I imagine staring at this tigress, her coat an eggshell white, her stripes coal black, her muscles taut, her power wedged in a twelve by twelve foot cage. I see her sapphire blue eyes on me, exhorting me to lift my wings wide and soar high beyond my cage of air.
Mohini Malhotra is from Kathmandu, lives in DC, loves words, promotes women artists and is delighted that her flash stories are being published in Star 80 Review, Blink-Ink, 50 word stories and other cool places.
Monster in the Cave by Shelby Allan, New Zealand
Rumours always hold truth no matter how far-fetched.
It came from the shadows of the flooded cave. The water beautiful, some strange anomaly made it glow blue despite the current situation.
All hopes of escaping ruined by the monster’s eyes.
Already focused on me they glowed blood red. Not the pretty type. They radiated viciousness, showing that this beast would kill cold-blooded.
Sharp teeth and fangs stained with blood filled my vision.
But the claws scared me most. Almost an inch long, razor-sharp with rotting pieces of flesh stuck to them.
Roadkill Delicioso, by Jonathan Cardew, England/ US
After tapas, we took on the main event: 32oz ribeye, asparagus, and goat’s cheese risotto. The steak was hacked into strips, with a scattering of arugula. The asparagus spears were nestled in tufts of fur.
“Yum,” she said, licking her teeth.
I paused. I pushed my fork into a part that was not prime; it slipped into a giblet or orifice. “What a feast,” I think I said, and she smiled.
“You’ll get used to it,” she said.
We’d dated three or four times; tonight was the night.
She airplaned an eyeball toward my mouth.
I opened wide, deliriously happy.
Jonathan Cardew’s notorious blog is here: jonathancardew.wordpress.com/.
He said he’d shave her head for her, when her hair started falling out. It fell in honeyed wisps on her pillow. She said, I’m falling apart. Inside, he was disintegrating too.
Sitting behind her, he ran the razor over her head. Her hair fluttered around them, like autumn leaves. When it was over he held the delicate convexity of her skull between his hands, smooth like glass, and told her how beautiful she was.
When the nurse arrived, their tears were running in paired tributaries down her face, the current so strong she felt its pull from the doorway.
Eileen Merriman’s flash has previously been published in Flash Frontier, SmokeLong Quarterly, Literary Orphans, Blue Five Notebook and Headland.
June 22: ‘Blue’ by Jane Percival
Blue walks to school barefoot. On the way he stands in fresh cowpats to thaw his toes. A rich brown colour, they steam invitingly along the edge of the road. Outside school he cleans his feet on the frosty grass.
This morning he’d arisen early and put boot black in his hair to hide the red, admiring the effect in the cracked bathroom mirror. Mum had thrashed him and put his head under the cold tap, scrubbing until his ears rang.
Beside the school gate, Joe Reed waits.
‘Filthy Blue,’ he hisses.
Jane Percival lives on the Kaipara Harbour, north of Auckland, New Zealand. She has always enjoyed writing and has recently taken time out of full-time paid employment to pursue this activity. Lately she has been focusing on speculative fiction.
June 21: ‘Kinny Chicken’ by Elizabeth (Betsy) Kernohan
Kinny Chicken, unceremoniously exhumed, was still very dead.
I patted her feathers, admiring the colours, blurred through tears. I thought of the mornings I’d shivered in the shed with cooing birds feeding warm mash from a steaming bowl sharing the spoon, ‘one for you – one for me’.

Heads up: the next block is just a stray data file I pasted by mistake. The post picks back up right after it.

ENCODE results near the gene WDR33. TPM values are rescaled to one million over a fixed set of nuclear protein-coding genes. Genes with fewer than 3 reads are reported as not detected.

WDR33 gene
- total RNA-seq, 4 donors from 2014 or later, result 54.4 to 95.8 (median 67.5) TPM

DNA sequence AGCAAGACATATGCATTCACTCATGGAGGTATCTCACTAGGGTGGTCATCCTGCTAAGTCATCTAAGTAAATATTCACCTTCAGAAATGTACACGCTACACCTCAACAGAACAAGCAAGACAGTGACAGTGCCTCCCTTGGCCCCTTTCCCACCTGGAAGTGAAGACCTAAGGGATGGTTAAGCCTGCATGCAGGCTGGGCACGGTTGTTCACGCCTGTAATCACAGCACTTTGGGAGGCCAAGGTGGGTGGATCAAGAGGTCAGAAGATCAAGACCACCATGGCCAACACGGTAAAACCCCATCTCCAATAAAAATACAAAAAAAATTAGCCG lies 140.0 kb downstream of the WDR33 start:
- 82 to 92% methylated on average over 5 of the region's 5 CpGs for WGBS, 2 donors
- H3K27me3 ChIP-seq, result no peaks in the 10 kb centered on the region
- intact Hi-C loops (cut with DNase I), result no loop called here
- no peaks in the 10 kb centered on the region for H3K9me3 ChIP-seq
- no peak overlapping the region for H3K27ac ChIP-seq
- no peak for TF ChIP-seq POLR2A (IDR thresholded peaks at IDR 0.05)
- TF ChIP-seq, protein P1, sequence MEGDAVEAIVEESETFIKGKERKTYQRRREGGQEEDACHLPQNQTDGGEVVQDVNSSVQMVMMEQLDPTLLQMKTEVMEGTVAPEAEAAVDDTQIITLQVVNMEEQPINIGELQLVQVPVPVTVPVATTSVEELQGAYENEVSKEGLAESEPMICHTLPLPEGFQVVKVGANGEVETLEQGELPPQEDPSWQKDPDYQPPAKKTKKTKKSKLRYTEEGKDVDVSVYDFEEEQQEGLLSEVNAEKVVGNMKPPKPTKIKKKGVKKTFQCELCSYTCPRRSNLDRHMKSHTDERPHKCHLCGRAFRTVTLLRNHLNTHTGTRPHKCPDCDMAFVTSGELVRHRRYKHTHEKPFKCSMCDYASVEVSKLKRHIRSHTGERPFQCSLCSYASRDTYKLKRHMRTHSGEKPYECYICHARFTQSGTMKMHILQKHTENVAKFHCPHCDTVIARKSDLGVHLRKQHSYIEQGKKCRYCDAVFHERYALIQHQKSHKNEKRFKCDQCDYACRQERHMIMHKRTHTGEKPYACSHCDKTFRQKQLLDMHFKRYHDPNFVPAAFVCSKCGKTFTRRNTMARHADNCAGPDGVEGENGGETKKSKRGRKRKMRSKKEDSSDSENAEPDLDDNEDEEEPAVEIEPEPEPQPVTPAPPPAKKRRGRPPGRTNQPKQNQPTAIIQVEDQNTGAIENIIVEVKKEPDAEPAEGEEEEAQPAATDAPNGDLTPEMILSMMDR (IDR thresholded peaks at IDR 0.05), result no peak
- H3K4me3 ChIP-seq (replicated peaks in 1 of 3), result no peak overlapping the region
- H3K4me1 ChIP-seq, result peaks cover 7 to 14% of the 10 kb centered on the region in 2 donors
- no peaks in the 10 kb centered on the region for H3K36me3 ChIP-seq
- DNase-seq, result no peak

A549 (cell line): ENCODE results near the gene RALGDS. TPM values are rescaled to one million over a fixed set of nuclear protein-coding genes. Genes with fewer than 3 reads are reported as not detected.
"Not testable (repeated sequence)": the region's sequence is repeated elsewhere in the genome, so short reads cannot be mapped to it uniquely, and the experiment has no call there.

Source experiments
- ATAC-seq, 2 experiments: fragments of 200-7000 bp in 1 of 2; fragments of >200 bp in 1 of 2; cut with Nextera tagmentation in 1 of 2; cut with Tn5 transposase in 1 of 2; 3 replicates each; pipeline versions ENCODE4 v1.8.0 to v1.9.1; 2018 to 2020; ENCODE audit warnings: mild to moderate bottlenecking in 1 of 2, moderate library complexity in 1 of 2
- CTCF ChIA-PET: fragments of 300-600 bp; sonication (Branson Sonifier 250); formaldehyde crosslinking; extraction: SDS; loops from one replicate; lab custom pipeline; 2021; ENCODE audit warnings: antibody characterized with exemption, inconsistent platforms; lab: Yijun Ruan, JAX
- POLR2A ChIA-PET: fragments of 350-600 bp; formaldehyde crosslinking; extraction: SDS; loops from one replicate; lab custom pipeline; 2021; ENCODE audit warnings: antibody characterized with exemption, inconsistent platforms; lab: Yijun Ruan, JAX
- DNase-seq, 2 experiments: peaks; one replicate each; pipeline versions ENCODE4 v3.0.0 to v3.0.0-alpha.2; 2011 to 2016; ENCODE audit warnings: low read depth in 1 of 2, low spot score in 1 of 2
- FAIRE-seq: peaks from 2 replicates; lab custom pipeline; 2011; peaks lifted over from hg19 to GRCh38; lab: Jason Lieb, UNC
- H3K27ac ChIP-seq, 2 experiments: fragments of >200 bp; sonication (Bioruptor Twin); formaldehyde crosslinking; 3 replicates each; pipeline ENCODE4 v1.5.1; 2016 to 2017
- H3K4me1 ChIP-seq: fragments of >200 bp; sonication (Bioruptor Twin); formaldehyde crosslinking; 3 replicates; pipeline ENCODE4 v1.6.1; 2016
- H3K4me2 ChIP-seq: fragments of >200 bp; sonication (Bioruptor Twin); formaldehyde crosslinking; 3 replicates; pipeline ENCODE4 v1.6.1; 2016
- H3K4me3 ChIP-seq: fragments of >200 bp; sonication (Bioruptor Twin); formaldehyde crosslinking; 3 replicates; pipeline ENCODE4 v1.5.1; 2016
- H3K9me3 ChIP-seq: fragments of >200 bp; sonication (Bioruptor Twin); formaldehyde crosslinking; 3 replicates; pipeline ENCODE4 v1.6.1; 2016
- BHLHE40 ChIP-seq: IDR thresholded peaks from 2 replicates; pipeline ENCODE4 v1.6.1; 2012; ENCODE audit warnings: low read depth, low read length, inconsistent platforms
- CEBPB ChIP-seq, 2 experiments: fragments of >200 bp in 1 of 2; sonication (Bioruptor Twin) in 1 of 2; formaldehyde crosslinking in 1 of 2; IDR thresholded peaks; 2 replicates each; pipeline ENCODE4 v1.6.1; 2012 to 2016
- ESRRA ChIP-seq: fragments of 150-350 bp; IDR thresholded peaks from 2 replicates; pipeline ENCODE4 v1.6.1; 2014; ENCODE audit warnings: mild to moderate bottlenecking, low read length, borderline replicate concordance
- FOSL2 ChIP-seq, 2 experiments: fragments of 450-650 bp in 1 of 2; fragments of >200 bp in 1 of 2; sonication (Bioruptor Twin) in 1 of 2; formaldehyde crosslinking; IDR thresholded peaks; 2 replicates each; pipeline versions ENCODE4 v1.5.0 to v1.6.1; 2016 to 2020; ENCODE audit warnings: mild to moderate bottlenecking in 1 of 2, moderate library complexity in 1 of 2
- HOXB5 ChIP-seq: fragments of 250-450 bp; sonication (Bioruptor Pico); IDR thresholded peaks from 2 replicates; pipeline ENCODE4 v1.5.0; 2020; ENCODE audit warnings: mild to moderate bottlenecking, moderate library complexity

There were three chooks and two daily eggs.
“They take it in turns” I said in defence of Kinny.
Angry and irrational, I accused mother of making good her threat when we found Kinny dead. We’d dug a hole and patted down the earth and that’s when I heard the squawk.
Elizabeth Kernohan is an educator, photographer and actor. She enjoys the challenge of flash fiction and haiku, and there’s a play in the wings waiting to make its way onto the page.
June 20: ‘Blind Tasting’ by Heather McQuillan
Like sinking into a hot bath, she says trying to explain the sunset to a man who has already closed his eyes.
The man says nothing until the morning sun creeps warmth across his hands.
Then he asks, what’s the colour of the sky today?
It’s the blue of oranges, sharp and fresh and washing your mouth free of sleep.
The man turns with his lips ready for hers, and what is the colour of a kiss?
Strawberry, she says.
More like oysters and sex, he laughs.
They aren’t colours. She slaps him away.
They ought to be, he says.
Heather McQuillan writes poetry, flash and children’s stories and she tutors young writers. She has a view of the sea and of mountains from her office window and often gets distracted.
June 19: ‘Birdland’ by Jeremy Lake
Mother of pearl 60’s Premier Jazz. Sounded like Brubeck, smelt like cigars. That drum kit was hazy and open… Airily it made the drummer. It cut me and I bled, spattering my life over tom and snare, it was an animal. A striking snake on amphetamines, harder than a diamond-studded dildo, skins would break, eardrums shatter.
Mother -of pearl- was a foodie. No love lost for musicians. The farewell missive on the fridge door was reduced to a word, choose! He’d grown too fat to dance on eggshells. In the end, it went for a song.
Jeremy Lake dabbles in mixed media and operates from Rongotai, Wellington.When he’s not cursing the local noisy planes, he does his best to not curse at his children.
June 18: ‘A LIFE FOR A LIFE’ by Emma Vere-Jones
The storm arrived in the early hours of Friday morning, unearthing trees and street signs and unwanted memories. Evelyn lay awake and tried to picture the cat.
There had been a storm that day too.
‘The rain was torrential,’ she told the policeman, without mentioning the argument. ‘I swerved to avoid a cat.’
Later, friends brought hot dinners and sympathy. She heard them muttering in the kitchen.
‘Accidentally killing your husband! Imagine!…
‘He was a tyrant, but still… you’d never forgive yourself…’
How wrong they were, Evelyn thought.
Even so, she often wondered if she ever really saw that cat.
Emma is a freelance journalist. She enjoys creative writing because it allows her to write fiction without working for a tabloid. Her first children’s book will be published in August
June 17: ‘The deal’ by Marcel Currin